Just like in many countries in the Americas, the history of black people in Costa Rica starts off with slavery, which was abolished in the country on this day in 1824.
Most of the enslaved people arrived in the country with Spanish conquistadors in the 1500s. They were selected from specific regions of West Africa including present-day Gambia, Guinea, Benin, Ghana and Sudan, apparently because they were stronger and more affable as compared to other Africans.
Upon arrival in the country, these enslaved Africans were put in cacao farms on the Atlantic side. They were isolated from the rest of the country, with the plantation owners arriving on the farms once a year to check on their crops.
History indicates that the white slave owners would take black women as concubines and the children born out of such unions would be freed from slavery. The same thing happened with other mixed-race unions such as Africans and Amerindians. It is noted that granting their descendants freedom was not a matter of empathy or morality but rather an economical one. Most plantation owners were becoming overburdened with the economic costs of having slaves in a country as poor as Costa Rica.
By the time 1823 came about, most of the slaves in Costa Rica were already freed and slavery as an institution was already crumbling and would be abolished a year later. At this time, most of the black people have intermarried with the white and indigenous community. This played into a narrative that Costa Rica was 96-98% of European Spanish ancestry, thus eliminating the black heritage in the population.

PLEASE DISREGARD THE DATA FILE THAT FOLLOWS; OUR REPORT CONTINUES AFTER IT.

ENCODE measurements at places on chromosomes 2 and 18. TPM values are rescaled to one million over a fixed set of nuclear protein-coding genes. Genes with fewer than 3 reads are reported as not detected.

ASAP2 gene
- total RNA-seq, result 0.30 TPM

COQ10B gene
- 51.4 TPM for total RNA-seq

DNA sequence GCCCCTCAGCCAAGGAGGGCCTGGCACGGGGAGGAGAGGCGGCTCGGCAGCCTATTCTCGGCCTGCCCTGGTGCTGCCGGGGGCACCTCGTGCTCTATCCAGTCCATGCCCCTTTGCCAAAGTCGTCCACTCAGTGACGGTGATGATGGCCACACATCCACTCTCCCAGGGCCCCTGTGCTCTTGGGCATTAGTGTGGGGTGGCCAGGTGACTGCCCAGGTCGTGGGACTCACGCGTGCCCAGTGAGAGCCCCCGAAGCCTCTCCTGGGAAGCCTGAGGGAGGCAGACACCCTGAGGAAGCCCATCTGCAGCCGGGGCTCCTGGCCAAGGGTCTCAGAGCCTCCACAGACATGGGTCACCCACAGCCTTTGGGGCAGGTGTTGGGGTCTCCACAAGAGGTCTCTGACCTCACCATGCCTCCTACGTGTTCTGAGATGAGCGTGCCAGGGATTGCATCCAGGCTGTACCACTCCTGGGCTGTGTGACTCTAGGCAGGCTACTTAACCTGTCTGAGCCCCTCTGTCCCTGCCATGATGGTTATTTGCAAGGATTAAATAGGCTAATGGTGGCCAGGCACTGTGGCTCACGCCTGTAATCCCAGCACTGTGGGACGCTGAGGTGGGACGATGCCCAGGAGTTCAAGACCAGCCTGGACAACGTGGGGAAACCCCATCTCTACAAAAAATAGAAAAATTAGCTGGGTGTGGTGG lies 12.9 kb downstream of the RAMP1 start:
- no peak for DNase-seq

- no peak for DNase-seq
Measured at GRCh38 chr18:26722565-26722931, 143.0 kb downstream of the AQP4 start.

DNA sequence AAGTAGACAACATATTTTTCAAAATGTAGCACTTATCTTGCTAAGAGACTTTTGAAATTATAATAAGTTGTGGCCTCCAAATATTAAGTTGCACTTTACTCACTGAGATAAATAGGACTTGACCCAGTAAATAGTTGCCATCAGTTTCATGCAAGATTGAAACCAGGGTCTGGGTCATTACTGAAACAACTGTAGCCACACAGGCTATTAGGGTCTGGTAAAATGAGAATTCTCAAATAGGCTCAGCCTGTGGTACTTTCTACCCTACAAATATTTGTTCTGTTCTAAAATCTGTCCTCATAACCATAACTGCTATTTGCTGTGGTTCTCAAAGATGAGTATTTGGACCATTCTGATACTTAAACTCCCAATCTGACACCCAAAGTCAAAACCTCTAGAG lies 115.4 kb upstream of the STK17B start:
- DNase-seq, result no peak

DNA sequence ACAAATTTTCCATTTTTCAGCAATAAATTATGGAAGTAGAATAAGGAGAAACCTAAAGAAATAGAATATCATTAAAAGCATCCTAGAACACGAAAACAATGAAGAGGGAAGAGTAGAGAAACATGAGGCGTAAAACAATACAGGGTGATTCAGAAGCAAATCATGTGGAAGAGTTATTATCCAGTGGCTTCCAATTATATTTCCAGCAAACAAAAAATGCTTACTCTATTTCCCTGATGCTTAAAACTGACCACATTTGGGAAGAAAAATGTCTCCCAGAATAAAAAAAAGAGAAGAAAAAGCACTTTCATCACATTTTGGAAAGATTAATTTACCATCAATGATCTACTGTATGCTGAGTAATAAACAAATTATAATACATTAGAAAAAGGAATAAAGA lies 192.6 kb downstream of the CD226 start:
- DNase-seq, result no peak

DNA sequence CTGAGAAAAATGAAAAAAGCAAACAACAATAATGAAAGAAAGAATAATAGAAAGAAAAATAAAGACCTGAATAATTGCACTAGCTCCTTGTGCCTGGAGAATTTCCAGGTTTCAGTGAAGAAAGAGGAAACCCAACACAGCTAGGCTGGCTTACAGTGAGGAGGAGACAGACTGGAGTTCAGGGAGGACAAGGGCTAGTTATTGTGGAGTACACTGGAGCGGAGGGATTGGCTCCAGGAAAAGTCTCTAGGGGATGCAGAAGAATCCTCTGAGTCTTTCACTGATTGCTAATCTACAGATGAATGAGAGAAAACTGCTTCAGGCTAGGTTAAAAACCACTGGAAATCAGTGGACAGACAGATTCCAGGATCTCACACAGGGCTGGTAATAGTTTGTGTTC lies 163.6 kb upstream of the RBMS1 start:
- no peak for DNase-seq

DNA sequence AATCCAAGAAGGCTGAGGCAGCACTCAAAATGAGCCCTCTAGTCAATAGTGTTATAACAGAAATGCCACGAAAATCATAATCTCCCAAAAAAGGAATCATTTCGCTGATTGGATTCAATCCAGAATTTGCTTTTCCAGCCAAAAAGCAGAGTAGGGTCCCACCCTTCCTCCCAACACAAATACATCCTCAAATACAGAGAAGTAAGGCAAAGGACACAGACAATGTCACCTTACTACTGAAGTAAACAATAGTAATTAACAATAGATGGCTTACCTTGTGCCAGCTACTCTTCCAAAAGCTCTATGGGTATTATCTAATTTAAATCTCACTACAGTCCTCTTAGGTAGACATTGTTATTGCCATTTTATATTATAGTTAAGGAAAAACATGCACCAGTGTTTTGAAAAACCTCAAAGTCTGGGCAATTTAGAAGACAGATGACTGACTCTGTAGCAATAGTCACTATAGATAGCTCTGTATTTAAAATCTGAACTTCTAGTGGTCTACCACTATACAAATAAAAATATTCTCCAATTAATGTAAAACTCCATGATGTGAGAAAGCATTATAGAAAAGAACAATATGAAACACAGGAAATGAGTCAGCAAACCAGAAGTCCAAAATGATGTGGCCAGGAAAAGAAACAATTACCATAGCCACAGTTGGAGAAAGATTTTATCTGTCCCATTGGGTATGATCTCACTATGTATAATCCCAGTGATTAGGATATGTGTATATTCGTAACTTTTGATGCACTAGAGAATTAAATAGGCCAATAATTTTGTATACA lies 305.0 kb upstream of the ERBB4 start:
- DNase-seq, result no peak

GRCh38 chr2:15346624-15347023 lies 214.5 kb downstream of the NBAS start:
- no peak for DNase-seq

In 1871, 50 years after gaining independence from Spain, Costa Rica had become a coffee hub. The growth of coffee since 1808 had risen to the point of surpassing cacao, sugar and tobacco, consequently creating coffee barons, who made money from exporting the product.
As demand for coffee rose, there was a need for proper infrastructure to ease movement to the ports. The Costa Rican government hired an American to build a railroad. The contractor, Henry Meiggs Keith, insisted on hiring black people. Soon after, many Jamaicans, escaping from the economic crisis in their country arrived in Costa Rica to work on the railway.
They eventually became the inhabitants of their region, where most of their descendants live today. The railway was hit by a financial crisis, forcing most of these Jamaicans to turn to agriculture, a situation that enabled them to mingle and interact with the locals in the region. They were able to flourish but suffered one major setback.
They were not considered citizens of Costa Rica. This meant that they were not able to own land, which was eventually taken over by the other Costa Ricans
It would take a revolution in 1948 for black people in Costa Rica to enjoy rights as full citizens. After the civil war, a new constitution was instituted in 1949 that saw them get same rights as other Costa Ricans. They were also able to move around the country, as they were only restricted to the Limon region before 1949.
The recognition of Afro Costa Ricans as citizens, however, did not protect them from discrimination and racism. The have been excluded by the government and have felt invisible in the country. This background is what made Epsy Campbell, Costa Rica’s first woman of African descent to become vice president, to call for a change in the political composition of the country.
Strides to make black and indigenous Costa Ricans included in the national fabric are being made, with the most recent in 2015 when the country changed the constitution to make it a multi-cultural and multi-ethnic state instead of the 98 per cent white tag that it has been associated with since the 1800s.